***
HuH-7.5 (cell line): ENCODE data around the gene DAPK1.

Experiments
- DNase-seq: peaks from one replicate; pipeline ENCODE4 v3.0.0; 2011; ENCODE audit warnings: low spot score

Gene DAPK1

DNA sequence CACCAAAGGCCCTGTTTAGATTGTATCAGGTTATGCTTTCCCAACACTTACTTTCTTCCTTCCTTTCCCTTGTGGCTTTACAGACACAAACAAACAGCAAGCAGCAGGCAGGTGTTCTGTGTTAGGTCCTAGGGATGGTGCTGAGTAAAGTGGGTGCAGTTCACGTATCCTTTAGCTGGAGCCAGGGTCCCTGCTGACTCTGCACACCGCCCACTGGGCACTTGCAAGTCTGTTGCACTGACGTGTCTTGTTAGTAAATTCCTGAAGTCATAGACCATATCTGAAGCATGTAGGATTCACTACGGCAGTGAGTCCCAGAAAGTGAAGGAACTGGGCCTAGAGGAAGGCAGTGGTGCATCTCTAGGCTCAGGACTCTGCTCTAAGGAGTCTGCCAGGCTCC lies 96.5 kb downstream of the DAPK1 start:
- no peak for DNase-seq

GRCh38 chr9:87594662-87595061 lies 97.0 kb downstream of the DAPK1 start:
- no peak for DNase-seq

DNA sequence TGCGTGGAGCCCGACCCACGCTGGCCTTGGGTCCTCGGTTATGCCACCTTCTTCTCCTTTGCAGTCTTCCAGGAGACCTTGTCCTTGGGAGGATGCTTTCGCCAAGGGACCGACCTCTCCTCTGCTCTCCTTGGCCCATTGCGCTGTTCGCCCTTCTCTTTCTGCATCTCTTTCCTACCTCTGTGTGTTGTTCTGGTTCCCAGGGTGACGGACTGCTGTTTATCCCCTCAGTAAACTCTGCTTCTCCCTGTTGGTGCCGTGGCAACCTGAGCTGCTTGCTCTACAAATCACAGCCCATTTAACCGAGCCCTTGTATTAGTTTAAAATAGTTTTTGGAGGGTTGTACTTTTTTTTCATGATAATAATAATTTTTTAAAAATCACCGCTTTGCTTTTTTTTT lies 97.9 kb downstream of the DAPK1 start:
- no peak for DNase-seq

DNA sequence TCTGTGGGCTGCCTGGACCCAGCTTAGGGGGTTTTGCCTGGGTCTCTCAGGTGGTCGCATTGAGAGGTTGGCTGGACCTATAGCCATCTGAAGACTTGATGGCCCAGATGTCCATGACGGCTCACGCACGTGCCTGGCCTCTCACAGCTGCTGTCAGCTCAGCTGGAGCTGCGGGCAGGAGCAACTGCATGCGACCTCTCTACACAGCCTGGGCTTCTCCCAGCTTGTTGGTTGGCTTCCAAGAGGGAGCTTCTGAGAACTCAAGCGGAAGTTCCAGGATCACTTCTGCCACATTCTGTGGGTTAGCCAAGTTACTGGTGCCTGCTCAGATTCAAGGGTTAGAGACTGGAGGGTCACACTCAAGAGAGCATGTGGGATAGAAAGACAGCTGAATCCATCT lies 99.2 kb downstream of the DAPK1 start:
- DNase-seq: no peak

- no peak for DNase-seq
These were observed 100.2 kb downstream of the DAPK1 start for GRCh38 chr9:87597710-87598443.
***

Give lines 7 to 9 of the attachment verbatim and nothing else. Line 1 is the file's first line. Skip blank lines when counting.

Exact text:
GRCh38 chr9:87594662-87595061 lies 97.0 kb downstream of the DAPK1 start:
- no peak for DNase-seq

DNA sequence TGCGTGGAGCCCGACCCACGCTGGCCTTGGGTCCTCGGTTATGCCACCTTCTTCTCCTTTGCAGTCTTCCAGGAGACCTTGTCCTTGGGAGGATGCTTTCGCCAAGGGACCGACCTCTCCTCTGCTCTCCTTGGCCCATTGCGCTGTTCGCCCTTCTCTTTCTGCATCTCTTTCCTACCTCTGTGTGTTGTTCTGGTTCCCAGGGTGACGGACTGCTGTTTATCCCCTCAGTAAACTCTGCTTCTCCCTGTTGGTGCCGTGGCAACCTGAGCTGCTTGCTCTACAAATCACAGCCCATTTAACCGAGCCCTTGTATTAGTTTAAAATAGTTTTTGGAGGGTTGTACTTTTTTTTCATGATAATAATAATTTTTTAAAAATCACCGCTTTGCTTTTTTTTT lies 97.9 kb downstream of the DAPK1 start: